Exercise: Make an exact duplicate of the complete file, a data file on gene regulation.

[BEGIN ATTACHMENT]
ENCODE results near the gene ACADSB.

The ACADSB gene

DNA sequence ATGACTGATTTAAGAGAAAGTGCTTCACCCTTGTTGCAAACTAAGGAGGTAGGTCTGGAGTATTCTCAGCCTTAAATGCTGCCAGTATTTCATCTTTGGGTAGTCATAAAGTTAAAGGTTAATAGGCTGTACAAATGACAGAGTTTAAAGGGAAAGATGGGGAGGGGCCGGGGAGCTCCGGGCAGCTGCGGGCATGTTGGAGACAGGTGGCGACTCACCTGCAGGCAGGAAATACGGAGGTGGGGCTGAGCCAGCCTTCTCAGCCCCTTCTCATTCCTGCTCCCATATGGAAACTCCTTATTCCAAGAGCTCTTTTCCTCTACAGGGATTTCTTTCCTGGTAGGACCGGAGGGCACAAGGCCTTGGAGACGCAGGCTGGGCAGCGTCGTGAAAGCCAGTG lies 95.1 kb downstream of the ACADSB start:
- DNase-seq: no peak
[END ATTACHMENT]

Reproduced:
ENCODE results near the gene ACADSB.

The ACADSB gene

DNA sequence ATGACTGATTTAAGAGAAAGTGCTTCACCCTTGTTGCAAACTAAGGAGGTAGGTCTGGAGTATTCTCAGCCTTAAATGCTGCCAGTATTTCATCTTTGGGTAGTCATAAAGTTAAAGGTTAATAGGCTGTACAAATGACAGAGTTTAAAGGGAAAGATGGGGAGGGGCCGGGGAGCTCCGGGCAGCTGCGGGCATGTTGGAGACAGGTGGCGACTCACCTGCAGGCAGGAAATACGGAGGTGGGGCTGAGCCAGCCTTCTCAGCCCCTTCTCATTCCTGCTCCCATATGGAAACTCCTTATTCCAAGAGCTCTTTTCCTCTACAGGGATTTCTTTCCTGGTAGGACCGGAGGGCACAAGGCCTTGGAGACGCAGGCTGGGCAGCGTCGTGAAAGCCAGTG lies 95.1 kb downstream of the ACADSB start:
- DNase-seq: no peak